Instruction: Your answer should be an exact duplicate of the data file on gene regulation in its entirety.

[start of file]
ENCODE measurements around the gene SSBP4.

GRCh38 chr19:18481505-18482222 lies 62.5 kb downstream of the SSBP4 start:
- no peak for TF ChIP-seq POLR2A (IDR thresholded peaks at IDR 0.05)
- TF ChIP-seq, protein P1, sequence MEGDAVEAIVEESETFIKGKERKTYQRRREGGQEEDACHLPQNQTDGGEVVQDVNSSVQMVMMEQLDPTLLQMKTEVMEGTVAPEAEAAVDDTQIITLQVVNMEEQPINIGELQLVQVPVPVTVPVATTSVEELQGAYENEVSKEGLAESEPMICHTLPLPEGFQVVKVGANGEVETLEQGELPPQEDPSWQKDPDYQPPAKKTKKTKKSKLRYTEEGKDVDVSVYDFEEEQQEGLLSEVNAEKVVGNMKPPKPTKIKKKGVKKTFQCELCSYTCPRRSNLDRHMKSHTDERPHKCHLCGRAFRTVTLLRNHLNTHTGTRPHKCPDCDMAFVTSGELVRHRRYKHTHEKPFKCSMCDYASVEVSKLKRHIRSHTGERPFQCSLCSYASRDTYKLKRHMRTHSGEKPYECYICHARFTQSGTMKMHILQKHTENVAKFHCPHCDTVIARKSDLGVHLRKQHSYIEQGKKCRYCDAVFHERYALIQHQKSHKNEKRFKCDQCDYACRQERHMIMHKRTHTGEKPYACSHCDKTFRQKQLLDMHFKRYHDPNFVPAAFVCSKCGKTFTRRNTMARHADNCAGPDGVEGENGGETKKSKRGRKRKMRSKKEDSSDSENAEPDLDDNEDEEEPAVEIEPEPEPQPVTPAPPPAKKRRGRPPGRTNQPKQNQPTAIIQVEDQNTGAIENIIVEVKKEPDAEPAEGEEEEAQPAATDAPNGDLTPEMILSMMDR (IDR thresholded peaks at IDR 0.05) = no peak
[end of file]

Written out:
ENCODE measurements around the gene SSBP4.

GRCh38 chr19:18481505-18482222 lies 62.5 kb downstream of the SSBP4 start:
- no peak for TF ChIP-seq POLR2A (IDR thresholded peaks at IDR 0.05)
- TF ChIP-seq, protein P1, sequence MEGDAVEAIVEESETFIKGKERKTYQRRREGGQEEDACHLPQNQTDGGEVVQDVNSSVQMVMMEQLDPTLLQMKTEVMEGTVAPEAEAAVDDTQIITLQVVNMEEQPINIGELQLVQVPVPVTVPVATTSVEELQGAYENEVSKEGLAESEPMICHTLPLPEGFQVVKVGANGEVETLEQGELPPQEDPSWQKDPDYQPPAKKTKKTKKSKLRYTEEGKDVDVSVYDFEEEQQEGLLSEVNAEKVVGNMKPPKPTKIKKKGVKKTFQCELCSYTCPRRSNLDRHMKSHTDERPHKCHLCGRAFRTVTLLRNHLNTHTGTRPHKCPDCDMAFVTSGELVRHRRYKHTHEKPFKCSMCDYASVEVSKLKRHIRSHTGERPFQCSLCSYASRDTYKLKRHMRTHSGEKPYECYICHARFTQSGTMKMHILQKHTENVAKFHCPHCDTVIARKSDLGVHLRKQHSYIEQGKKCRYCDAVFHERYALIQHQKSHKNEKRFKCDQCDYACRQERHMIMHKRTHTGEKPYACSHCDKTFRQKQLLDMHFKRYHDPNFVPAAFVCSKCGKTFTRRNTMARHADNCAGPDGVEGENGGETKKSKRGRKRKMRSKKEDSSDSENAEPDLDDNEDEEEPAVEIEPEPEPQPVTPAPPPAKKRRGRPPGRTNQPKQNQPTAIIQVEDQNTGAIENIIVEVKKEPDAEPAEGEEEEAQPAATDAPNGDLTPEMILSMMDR (IDR thresholded peaks at IDR 0.05) = no peak